Traditional owners from the Tiwi Islands have won their David and Goliath battle against a multi-billion dollar offshore gas project near Darwin.
The federal court has shelved Santos’ approval to drill for gas in the Barossa gas field in the Timor Sea.
The Munupi people took the federal offshore oil and gas regulator, NOPSEMA, to court to challenge its decision to approve the Santos-led development.
It was the first ever legal action challenging the lack of consultation in relation to an offshore petroleum project.
Santos received approval in March to drill up to eight gas production wells off the northern beaches of the Tiwi Islands as part of a $4.7bn development which includes a pipeline to an existing LNG facility in Darwin.
But the traditional owners claimed they were not properly consulted by the company or the federal government about the plans, which they feared would harm the marine environment.
As part of the five-day hearing in August, the court travelled to the Pitjamirra beach homeland on Melville Island in the Tiwi Islands, where traditional songs and dances were performed as evidence in the case.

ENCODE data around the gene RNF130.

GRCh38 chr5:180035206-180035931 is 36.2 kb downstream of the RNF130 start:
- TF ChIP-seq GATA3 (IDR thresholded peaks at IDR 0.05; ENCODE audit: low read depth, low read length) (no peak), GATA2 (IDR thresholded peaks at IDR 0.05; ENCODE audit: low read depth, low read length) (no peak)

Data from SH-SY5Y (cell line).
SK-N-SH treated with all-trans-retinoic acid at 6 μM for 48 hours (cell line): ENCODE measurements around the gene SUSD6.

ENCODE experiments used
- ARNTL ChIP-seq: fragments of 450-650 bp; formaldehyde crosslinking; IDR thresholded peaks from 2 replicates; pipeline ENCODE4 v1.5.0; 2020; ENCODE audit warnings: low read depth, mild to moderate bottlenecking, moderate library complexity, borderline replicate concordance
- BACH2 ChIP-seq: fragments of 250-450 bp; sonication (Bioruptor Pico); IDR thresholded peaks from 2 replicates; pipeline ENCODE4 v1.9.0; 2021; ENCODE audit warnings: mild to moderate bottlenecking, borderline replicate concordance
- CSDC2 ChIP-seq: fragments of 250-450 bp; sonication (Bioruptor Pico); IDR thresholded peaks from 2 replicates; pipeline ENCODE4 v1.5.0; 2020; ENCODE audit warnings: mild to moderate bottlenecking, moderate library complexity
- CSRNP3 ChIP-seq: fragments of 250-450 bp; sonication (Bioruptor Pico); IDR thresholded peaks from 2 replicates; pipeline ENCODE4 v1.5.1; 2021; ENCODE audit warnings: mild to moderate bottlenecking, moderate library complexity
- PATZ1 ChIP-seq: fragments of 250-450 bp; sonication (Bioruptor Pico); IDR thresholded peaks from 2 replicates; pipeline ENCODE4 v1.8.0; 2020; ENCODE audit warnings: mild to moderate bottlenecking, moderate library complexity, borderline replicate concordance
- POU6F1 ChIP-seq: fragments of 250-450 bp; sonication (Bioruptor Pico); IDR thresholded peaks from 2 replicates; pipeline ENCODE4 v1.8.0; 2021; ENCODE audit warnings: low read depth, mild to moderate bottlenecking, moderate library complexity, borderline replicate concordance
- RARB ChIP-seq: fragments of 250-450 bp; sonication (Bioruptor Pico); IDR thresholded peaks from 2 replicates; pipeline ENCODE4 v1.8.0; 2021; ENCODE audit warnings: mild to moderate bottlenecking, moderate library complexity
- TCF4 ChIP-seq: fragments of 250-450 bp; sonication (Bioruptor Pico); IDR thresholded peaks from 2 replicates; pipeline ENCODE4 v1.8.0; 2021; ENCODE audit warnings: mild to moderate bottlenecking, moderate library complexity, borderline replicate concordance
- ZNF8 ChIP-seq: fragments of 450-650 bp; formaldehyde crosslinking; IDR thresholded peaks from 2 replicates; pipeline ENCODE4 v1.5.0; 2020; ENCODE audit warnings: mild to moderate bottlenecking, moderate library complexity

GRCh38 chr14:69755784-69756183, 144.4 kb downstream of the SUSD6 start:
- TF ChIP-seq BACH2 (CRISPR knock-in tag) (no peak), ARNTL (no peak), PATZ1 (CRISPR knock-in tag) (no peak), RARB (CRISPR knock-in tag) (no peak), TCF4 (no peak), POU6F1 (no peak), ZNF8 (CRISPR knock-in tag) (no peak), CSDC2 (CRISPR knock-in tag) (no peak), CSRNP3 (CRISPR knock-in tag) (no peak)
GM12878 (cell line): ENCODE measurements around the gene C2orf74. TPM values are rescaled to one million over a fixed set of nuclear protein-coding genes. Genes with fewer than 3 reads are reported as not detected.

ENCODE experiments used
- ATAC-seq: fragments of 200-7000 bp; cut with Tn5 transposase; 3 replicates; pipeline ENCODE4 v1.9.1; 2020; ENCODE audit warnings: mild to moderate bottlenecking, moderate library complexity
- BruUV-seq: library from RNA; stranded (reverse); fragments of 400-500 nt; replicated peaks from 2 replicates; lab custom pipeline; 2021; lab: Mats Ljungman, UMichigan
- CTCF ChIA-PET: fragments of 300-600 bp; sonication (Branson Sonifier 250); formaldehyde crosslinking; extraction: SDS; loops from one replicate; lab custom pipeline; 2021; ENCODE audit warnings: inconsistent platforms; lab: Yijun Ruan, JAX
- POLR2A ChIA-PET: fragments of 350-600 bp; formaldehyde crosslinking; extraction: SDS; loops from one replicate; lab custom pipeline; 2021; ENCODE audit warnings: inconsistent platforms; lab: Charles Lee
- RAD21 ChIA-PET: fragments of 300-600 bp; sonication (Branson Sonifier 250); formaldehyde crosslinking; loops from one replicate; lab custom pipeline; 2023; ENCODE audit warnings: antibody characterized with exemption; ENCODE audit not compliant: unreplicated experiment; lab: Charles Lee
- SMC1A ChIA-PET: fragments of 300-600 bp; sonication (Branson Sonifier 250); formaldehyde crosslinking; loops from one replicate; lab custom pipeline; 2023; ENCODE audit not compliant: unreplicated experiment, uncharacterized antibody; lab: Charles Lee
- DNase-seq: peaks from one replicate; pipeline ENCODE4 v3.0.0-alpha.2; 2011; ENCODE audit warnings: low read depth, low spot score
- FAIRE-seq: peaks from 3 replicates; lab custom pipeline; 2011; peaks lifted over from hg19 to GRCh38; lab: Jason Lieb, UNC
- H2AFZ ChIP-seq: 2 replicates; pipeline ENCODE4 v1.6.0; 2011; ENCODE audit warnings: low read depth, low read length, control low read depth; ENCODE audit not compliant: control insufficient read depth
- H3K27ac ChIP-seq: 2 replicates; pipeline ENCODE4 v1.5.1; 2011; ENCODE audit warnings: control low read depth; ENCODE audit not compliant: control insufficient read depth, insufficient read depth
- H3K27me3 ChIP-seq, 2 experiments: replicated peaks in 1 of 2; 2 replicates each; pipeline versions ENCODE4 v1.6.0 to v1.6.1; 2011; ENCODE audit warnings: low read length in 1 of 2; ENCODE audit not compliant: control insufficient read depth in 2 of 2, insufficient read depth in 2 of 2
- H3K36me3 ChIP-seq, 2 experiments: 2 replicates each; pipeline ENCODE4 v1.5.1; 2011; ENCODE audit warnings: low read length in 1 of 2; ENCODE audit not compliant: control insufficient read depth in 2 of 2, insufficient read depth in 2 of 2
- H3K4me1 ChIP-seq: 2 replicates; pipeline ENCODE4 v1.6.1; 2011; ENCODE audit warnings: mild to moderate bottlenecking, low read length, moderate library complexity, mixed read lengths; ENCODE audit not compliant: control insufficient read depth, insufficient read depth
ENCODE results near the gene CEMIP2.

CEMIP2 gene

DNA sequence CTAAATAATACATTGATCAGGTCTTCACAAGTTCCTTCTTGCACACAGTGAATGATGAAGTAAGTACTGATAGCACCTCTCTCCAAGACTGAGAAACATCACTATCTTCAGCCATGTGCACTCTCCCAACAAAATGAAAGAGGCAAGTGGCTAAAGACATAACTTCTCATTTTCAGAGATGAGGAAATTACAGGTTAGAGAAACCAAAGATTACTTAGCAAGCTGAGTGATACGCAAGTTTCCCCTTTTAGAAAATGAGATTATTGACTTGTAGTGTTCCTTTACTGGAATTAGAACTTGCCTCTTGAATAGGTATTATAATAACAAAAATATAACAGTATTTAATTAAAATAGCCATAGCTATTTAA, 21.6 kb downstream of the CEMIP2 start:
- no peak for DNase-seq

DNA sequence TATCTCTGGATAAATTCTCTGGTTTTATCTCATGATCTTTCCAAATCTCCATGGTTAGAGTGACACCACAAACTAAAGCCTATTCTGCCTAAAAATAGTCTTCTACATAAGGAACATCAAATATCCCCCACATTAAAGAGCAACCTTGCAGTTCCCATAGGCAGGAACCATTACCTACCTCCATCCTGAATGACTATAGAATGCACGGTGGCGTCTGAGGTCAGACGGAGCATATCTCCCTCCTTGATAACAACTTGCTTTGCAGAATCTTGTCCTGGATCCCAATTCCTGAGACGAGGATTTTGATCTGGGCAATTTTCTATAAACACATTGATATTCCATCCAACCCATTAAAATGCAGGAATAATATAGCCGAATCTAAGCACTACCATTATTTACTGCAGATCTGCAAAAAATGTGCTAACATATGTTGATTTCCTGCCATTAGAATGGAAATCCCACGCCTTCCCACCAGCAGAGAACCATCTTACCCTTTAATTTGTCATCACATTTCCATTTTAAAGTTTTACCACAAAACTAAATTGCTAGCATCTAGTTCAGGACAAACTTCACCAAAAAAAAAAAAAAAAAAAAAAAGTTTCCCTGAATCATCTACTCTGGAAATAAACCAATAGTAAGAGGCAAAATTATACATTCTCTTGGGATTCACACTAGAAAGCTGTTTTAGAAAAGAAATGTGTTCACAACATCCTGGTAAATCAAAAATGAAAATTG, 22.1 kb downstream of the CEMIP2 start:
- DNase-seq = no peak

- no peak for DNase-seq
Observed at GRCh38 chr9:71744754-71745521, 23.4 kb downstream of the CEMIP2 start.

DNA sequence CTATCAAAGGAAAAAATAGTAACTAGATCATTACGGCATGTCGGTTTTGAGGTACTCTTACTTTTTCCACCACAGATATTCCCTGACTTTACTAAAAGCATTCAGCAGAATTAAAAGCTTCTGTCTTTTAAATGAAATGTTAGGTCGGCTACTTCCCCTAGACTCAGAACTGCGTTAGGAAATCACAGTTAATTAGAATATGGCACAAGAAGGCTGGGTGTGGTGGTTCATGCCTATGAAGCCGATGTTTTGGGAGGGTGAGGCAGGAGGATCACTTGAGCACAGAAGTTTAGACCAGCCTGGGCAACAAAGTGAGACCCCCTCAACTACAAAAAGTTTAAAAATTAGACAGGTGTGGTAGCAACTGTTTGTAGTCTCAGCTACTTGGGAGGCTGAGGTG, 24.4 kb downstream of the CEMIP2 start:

Federal court justice Mordecai Bromberg on Wednesday found Santos failed to consult traditional owners as required.
Munupi Elder Dennis Tipakalippa, who represented the community as the plaintiff in the case, said he was “the happiest man alive” following the decision.
“We want Santos and all mining companies to remember – we are powerful, we will fight for our land and Sea Country, for our future generations no matter how hard and how long,” he said.
“Santos tried to get away with not consulting us, but today we have had our voices heard. We cannot be sidelined or silenced.”
Environmental Defenders Office solicitor Alina Leikin said the outcome would have “national and global implications” for consultation with Indigenous peoples on mining projects.
“Today’s decision puts oil and gas companies on notice,” she said.
“This is a huge victory for the Munupi Clan and a testament to their strength and dedication in the face of one of Australia’s largest mining companies.”
Santos responded to Justice Bromberg’s ruling in a letter to shareholders on Wednesday afternoon, saying it would appeal against the “disappointing” outcome.
“The drilling activities will be suspended pending a favourable appeal outcome or the approval of a fresh environment plan,” the company said.
“Santos will be seeking to expedite these processes.”
The company has previously said the Barossa development and upgrade to the Darwin LNG facility will create 600 jobs throughout the construction phase and secure 350 jobs for the next 20 years of production.
Santos is the majority owner and operator of the development, with Japanese power company JERA and South Korean energy company SK E & S part owners.